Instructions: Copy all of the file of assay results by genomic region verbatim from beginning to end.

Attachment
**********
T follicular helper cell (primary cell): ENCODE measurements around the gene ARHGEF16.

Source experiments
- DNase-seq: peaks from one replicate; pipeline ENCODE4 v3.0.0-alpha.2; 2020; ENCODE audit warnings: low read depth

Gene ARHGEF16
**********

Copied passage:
T follicular helper cell (primary cell): ENCODE measurements around the gene ARHGEF16.

Source experiments
- DNase-seq: peaks from one replicate; pipeline ENCODE4 v3.0.0-alpha.2; 2020; ENCODE audit warnings: low read depth

Gene ARHGEF16